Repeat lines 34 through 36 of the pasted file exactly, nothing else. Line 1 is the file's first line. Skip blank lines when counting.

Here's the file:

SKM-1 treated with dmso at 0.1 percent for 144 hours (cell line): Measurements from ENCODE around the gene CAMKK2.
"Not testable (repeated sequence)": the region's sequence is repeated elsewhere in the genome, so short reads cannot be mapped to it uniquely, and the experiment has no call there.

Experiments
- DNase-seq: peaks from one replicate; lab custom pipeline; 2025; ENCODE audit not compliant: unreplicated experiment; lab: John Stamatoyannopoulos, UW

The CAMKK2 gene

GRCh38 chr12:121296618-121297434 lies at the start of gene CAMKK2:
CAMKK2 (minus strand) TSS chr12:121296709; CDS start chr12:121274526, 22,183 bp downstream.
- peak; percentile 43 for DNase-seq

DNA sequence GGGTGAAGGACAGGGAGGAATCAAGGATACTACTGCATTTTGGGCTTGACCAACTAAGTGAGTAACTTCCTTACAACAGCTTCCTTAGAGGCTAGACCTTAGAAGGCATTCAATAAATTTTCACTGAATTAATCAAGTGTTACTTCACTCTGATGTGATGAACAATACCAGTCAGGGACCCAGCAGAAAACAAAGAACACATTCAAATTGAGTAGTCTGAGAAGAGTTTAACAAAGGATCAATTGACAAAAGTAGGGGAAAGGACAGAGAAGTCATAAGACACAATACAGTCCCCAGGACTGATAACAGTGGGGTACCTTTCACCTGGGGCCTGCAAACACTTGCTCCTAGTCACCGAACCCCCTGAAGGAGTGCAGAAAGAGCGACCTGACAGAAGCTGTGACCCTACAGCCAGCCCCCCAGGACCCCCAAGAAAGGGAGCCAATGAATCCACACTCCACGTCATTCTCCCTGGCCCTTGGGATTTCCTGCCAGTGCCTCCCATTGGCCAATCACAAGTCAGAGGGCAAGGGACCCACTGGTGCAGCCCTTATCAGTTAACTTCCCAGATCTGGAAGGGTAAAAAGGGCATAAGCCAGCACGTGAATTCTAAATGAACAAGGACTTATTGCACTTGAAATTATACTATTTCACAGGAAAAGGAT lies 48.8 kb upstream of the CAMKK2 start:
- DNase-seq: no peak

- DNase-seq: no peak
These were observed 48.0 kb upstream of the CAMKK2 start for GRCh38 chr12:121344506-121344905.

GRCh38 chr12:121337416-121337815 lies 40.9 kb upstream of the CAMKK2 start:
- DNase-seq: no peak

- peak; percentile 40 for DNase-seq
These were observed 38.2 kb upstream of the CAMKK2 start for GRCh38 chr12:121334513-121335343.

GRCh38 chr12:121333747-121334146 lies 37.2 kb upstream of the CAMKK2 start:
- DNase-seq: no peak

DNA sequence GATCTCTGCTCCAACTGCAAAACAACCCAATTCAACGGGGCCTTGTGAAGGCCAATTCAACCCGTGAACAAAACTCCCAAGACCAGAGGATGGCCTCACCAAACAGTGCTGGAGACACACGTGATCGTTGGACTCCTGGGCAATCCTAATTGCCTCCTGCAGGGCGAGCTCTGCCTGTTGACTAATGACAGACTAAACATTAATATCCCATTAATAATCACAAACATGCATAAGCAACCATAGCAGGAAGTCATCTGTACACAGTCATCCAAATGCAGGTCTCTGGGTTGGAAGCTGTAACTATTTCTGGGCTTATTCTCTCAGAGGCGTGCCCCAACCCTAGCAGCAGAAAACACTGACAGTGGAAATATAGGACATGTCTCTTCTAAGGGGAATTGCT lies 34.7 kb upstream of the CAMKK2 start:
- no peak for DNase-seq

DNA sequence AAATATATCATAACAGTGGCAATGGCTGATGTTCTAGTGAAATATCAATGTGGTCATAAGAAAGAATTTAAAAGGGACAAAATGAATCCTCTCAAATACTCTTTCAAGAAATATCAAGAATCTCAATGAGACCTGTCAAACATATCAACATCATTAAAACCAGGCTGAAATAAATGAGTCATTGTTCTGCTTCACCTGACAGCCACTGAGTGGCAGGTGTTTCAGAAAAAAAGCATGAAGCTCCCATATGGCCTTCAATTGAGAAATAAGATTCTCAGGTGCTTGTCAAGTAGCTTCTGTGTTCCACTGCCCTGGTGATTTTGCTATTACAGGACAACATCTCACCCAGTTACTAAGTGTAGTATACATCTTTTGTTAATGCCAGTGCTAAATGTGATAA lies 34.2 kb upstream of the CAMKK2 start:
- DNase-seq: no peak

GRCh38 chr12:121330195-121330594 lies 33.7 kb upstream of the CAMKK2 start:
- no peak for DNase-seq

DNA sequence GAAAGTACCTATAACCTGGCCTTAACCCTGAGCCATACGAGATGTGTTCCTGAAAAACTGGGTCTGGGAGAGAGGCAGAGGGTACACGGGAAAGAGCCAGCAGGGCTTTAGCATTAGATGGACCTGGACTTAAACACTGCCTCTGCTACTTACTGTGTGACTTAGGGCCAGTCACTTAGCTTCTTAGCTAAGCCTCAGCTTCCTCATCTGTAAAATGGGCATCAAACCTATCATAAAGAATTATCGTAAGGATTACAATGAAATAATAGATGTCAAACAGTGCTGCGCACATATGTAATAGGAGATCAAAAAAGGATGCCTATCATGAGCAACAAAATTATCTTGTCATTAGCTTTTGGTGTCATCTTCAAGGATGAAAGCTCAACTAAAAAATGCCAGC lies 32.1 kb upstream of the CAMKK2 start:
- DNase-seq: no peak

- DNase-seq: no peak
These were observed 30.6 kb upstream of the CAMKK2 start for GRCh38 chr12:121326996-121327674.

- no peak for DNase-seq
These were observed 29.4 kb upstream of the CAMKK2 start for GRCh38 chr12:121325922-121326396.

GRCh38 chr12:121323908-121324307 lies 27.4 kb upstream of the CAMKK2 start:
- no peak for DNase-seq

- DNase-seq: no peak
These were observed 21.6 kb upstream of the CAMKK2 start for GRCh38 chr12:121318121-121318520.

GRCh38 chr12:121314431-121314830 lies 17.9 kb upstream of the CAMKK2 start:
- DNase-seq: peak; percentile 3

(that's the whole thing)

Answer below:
These were observed 21.6 kb upstream of the CAMKK2 start for GRCh38 chr12:121318121-121318520.

GRCh38 chr12:121314431-121314830 lies 17.9 kb upstream of the CAMKK2 start:
- DNase-seq: peak; percentile 3